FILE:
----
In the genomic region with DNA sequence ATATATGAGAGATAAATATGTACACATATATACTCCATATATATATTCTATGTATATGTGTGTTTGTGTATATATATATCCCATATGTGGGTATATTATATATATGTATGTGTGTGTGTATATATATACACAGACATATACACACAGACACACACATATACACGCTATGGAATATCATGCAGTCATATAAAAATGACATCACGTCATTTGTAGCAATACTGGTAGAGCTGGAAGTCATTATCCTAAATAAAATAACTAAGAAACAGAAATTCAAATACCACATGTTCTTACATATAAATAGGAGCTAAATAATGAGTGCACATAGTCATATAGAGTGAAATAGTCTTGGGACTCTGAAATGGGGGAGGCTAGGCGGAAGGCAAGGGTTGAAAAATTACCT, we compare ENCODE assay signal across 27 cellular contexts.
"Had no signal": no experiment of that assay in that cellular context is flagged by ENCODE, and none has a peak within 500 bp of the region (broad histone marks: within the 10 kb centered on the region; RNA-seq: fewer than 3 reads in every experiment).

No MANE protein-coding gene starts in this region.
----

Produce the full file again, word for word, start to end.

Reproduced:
In the genomic region with DNA sequence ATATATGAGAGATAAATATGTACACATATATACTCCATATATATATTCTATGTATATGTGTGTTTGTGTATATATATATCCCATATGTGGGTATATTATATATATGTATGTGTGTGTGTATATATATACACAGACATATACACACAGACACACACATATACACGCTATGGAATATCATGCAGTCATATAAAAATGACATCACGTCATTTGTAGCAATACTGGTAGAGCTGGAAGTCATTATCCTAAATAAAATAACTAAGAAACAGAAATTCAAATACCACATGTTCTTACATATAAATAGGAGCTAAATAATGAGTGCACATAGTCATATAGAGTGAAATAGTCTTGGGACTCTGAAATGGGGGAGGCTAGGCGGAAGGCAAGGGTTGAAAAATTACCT, we compare ENCODE assay signal across 27 cellular contexts.
"Had no signal": no experiment of that assay in that cellular context is flagged by ENCODE, and none has a peak within 500 bp of the region (broad histone marks: within the 10 kb centered on the region; RNA-seq: fewer than 3 reads in every experiment).

No MANE protein-coding gene starts in this region.